Hello. I lived in Mexico 9 years and I have permanent resident card. I have two children that born in Mexico. My husband is Mexican. We went after my husband to US for work and my visa right now depends from his visa TN (my visa TD). He tramited his visa inside of country and we can not right now go back to Mexico. We still have our house in Mexico. My older son born in my country (Russia) and he had temporal card from Mexico, I need to renew his card but I can not return right now to Mexico. Can I renew his visa in US? And other question: I was thinking to aply for naturalization. Can I apply from US? We are married 13 years. Thank you

    • Mexperience says

      Hi Olga,
      You need to be physically in Mexico to renew your Mexican residency card/status, and you need to physically in Mexico to apply for naturalisation (citizenship). These procedures cannot be undertaken outside of Mexico.

  5. Roman says

    I had a child in Mexico, and I registered him with Mexican citizenship (I’m in the status of a tourist). If I leave from Mexico, can I be the parent of a Mexican child to apply for permanent permanent residence in a country of my own by contacting the consulate of Mexico? 2) If I return to Mexico as a tourist and a child as a Mexican citizen can I be refused entry to the country by a migration officer at the airport?

  6. Adrian says

    My wife’s parents were born in Mexico, but she was born in the u.s. is it easier for our family the get a permenant Visa or dual citizenship?

  7. Gary says

    I am a professional looking to become a naturalized citizen in Mexico. Can you give me any information on their rumored points system?

    • Mexperience says

      Hi Gary,
      The Points System was referenced in the 2012 Law; however, it has never been formally introduced and, as of spring 2018, there is still no information about it. It’s effectively unavailable as a route to application for residency, and we have no information about when it might become available.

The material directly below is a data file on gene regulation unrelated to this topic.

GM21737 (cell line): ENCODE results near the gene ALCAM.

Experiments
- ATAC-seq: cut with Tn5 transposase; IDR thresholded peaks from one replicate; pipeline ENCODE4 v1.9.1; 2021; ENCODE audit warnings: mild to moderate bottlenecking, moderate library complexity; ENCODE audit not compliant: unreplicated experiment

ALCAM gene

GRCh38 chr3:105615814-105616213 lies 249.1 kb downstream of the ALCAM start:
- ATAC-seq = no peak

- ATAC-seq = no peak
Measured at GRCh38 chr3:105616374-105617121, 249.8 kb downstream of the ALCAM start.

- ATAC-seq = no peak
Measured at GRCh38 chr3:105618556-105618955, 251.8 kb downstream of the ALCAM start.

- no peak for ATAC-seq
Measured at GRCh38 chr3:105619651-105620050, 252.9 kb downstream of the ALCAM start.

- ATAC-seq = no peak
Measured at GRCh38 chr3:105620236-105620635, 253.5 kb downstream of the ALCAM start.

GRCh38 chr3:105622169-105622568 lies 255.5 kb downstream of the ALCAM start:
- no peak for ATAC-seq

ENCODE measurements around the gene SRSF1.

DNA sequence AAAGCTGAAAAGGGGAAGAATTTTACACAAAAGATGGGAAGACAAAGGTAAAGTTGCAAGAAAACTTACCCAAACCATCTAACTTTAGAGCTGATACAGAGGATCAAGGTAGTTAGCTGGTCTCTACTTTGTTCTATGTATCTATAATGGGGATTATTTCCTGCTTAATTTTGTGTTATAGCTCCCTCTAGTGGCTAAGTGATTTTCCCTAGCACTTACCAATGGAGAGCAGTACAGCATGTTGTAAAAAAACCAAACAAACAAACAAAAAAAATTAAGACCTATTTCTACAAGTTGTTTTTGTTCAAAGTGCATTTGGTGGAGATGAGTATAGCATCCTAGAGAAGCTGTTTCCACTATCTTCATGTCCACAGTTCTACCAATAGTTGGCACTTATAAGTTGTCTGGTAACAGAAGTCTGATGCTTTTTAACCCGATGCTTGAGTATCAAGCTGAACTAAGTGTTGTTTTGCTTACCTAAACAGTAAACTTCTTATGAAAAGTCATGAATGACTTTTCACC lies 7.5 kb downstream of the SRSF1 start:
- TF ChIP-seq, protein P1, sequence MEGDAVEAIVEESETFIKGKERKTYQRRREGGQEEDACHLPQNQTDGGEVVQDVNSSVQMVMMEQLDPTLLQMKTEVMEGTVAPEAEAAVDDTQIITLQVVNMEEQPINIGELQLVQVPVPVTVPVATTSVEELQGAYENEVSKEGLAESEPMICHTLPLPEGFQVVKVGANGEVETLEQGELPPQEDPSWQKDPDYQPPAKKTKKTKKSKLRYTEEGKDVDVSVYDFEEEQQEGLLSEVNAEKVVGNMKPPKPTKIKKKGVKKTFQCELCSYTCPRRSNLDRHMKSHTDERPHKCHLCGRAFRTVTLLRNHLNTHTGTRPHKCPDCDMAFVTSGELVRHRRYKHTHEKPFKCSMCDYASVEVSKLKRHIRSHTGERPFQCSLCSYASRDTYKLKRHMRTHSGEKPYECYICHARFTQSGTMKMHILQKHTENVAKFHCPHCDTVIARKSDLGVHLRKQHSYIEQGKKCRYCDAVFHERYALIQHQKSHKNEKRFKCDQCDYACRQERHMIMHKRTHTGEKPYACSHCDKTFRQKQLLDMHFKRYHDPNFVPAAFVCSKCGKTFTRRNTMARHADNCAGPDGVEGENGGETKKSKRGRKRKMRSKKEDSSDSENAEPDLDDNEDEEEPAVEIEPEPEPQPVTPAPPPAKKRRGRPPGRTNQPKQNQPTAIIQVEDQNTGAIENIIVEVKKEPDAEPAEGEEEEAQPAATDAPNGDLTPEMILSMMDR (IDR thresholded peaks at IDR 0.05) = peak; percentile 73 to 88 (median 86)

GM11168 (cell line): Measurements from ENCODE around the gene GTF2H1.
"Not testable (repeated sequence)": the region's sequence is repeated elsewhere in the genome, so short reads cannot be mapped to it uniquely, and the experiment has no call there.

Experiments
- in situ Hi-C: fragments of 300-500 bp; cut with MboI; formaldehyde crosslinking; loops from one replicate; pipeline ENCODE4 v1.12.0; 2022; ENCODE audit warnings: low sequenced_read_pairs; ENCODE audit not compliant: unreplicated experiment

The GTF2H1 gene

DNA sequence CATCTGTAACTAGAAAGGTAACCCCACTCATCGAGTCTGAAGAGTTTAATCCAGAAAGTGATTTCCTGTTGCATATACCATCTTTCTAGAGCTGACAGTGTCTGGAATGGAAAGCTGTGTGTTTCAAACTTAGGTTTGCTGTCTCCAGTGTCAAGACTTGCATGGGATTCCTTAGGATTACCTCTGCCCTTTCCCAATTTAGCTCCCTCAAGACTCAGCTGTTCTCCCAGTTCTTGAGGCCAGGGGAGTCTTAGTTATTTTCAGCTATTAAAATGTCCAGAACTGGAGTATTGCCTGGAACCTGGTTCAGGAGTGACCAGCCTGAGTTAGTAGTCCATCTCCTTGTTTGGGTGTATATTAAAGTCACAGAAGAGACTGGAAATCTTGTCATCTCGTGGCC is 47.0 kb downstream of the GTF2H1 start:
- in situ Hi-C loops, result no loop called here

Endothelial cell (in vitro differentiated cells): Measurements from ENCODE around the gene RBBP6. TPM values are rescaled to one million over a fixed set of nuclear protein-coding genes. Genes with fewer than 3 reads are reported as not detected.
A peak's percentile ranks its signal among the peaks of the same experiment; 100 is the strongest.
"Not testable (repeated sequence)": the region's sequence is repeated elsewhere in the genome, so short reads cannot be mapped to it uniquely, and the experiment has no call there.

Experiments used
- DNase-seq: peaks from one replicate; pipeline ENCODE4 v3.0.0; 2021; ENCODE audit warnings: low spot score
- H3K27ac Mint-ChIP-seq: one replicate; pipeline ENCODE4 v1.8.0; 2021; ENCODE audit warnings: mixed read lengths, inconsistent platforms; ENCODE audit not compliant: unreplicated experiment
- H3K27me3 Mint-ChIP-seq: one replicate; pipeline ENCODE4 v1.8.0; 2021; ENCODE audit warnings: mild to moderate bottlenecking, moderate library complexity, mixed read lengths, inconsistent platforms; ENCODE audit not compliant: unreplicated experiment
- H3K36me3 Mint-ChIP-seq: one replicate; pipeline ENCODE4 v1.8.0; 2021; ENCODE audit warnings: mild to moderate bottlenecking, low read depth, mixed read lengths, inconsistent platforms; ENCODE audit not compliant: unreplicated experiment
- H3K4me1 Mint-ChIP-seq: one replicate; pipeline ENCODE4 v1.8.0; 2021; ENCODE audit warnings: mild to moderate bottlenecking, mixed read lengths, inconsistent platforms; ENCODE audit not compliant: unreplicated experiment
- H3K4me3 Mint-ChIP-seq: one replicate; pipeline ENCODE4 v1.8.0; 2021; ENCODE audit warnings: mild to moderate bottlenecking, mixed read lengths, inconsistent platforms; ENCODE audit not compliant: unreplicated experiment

8. Rose says

    Excuse me does your guide 2018 includes a better study guide than the bibliography posted on SRE page? Or is the same? Because I haven’t been able to find anything new about the current exams. Only the old 100 questions thanks.

    • T Richardson says

      I too am looking for the possible 100 questions for the updated SRE 2018 exam. As of this date almost 40% of the 10 question test, are NOT within the Bibliography provided by SRE. (as reported on an independant expat site). This makes it very difficult to study for the test when the content give is over 1000pages and counting.

      • Mexperience says

        Hi Rose and T,

        Thanks for your comments. The exam is very new and we have no further details about it than what is published by the Ministry of Foreign Relations (SRE).

        One of our associates is assisting a client with the new exam as part a naturalization application and, based on that real-life experience, we will be able to publish additional information in due course — likely by late summer.

  9. Shari says

    Hi,
    I’ve been living in Baja Norte for 5 yrs, no visa only random 7 day tourist visas, I am marrying a Mexican in Mexico. Where is the best place to start getting legal?
    Best
    Shari

    • Mexperience says

      Hi Shari,

      After marrying a Mexican national you will be able to apply for residency right away and (if you want to afterwards) you can then apply citizenship after 2 full years of permanent residency.